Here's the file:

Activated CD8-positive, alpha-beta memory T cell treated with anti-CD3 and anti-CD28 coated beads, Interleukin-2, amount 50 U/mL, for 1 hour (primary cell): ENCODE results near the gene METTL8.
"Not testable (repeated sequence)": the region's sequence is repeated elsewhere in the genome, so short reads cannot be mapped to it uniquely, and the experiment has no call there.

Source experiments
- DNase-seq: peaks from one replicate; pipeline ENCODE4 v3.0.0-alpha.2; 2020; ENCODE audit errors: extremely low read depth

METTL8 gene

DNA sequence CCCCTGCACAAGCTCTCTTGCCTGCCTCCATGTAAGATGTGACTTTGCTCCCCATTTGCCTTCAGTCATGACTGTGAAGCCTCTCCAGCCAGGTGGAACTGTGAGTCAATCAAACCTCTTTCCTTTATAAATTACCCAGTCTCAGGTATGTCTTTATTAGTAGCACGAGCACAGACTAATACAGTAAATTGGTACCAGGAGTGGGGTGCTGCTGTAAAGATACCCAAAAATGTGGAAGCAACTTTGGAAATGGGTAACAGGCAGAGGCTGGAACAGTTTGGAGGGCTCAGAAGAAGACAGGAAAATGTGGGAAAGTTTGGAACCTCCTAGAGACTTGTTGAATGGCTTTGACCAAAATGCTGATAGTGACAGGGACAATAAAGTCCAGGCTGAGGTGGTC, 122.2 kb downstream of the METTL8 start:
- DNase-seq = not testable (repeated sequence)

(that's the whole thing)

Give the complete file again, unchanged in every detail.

Activated CD8-positive, alpha-beta memory T cell treated with anti-CD3 and anti-CD28 coated beads, Interleukin-2, amount 50 U/mL, for 1 hour (primary cell): ENCODE results near the gene METTL8.
"Not testable (repeated sequence)": the region's sequence is repeated elsewhere in the genome, so short reads cannot be mapped to it uniquely, and the experiment has no call there.

Source experiments
- DNase-seq: peaks from one replicate; pipeline ENCODE4 v3.0.0-alpha.2; 2020; ENCODE audit errors: extremely low read depth

METTL8 gene

DNA sequence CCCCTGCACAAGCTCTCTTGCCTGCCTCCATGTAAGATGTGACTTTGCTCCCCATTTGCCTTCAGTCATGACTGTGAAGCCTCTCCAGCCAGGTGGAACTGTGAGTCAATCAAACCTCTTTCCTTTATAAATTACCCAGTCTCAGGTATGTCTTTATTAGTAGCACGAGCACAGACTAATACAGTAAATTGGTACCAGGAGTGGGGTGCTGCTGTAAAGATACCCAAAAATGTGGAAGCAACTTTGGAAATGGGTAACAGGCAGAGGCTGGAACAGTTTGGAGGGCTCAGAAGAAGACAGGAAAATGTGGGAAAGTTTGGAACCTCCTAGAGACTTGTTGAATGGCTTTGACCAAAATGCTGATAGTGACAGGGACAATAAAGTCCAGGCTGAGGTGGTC, 122.2 kb downstream of the METTL8 start:
- DNase-seq = not testable (repeated sequence)